12 Tips for Improving Sleep with Anxiety
Usually, there is no single fix for sleep problems. Most people with sleeplessness need to employ several changes on a consistent basis over time. This is in part due to the fact that there are numerous different causes of sleep disruption, including biological, psychological, and environmental factors, plus lifestyle habits.7 However, there are some basic tips for improving sleep when you are struggling with a lack of sleep.
Here are 12 tips for improving sleep quality:
1. Maintain a Healthy Sleep Schedule
Set an alarm to wake up at the same time each day in order to establish a sleep routine. Having a routine time to wake up can make it easier to fall asleep at roughly the same time also. It may take a few nights of less than adequate sleep, but in time, it can allow you to feel tired at an earlier hour.
2. Stay Physically Active
Studies show that moderate aerobic exercise increases the amount of slow wave sleep a person gets. Slow wave is the deepest level of sleep and is the stage in which both brain and body rejuvenate.8 Aerobic exercise also triggers the release of endorphins, which can cause wakefulness for some people. For this reason, it’s important for each individual to determine whether they are better off exercising earlier in the day rather than in the evening.
Exercise doesn’t have to be aerobic to benefit sleep. Studies have shown that there are mental health benefits of exercise of various forms, including power lifting and yoga for anxiety. Exercise has been shown to elevate mood and decompress the mind, making it easier to fall asleep.8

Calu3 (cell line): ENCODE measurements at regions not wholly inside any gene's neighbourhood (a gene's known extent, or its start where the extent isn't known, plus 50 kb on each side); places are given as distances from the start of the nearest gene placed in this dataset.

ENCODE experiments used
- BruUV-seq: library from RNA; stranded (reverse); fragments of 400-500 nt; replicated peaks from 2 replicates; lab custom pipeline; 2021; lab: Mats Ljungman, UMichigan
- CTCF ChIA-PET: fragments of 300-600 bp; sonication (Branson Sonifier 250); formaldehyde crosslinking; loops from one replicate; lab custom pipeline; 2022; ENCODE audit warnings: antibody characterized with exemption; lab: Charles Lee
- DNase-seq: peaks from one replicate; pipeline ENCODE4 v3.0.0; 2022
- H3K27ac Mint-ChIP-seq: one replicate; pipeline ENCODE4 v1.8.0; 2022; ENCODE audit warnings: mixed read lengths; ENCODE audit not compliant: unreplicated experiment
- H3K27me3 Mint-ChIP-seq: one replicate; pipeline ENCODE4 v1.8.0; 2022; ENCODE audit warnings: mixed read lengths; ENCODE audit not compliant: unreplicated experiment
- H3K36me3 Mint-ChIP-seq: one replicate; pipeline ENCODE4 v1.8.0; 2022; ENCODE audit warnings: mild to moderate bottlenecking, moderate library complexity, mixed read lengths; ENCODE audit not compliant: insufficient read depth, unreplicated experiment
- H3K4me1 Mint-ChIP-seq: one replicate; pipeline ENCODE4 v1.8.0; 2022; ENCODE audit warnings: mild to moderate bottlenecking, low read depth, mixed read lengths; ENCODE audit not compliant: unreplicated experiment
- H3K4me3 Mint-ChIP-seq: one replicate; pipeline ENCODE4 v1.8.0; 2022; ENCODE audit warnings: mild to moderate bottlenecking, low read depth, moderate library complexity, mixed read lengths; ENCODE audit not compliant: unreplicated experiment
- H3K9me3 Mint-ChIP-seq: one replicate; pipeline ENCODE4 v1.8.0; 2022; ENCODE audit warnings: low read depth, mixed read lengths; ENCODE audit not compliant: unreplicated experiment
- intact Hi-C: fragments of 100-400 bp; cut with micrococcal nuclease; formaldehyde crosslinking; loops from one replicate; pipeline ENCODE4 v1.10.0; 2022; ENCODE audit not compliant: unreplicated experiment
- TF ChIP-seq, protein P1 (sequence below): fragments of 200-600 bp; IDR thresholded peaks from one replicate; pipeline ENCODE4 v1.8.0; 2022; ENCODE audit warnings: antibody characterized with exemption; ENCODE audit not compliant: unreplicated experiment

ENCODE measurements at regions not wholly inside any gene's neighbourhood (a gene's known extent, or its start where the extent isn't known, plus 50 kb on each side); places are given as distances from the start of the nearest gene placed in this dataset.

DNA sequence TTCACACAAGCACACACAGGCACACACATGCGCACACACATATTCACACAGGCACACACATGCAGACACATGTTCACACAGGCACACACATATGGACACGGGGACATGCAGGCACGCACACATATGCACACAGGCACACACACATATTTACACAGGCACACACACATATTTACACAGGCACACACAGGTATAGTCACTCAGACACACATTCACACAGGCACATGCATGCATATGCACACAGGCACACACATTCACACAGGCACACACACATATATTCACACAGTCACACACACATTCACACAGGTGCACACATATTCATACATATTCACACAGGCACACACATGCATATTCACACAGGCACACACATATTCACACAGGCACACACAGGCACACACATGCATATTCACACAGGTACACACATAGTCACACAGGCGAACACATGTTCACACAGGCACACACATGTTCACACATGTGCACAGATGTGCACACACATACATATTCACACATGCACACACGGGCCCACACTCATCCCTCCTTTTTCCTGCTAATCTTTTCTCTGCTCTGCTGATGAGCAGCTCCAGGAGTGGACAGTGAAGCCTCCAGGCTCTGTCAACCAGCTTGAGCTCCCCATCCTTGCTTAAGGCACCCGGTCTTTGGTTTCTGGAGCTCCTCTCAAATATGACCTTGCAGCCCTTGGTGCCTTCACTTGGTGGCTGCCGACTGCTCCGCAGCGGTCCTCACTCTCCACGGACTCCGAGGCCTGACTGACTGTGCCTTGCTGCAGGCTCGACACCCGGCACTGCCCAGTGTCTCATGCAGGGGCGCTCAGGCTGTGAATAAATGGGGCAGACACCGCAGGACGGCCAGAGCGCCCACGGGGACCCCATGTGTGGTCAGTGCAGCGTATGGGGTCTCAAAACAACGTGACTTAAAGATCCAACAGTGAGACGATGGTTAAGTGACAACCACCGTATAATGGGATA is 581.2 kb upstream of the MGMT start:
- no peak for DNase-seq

3. Turn Off Devices 1-2 Hours Before Bed
The blue light emitted by many devices has a stimulating effect similar to caffeine. Light is the major factor in regulating our circadian rhythms of sleep and wakefulness. Blue light is critical to avoid before sleep because it suppresses the body’s release of melatonin, which is the hormone that makes us feel drowsy. Commonly used sources of blue light include smartphones, TV screens, tablets, E readers, and video game consoles.9
4. Block Out Light
Daylight from sunshine can also have the effect of disrupting our sleep, making it more difficult to fall asleep or to stay asleep in the early morning hours. Hanging black out curtains is one way to reduce the effects of sleeplessness caused by daylight.
5. Try Guided Meditation for Sleep
There are many versions of meditation for sleep which can be found online and range from 5 minutes to 20 minutes. These usually encourage focus upon breathing slowly and allowing thoughts to come and go without trying to force them away. Attention is gradually shifted to physical sensations in the body and the conscious relaxation of muscles.10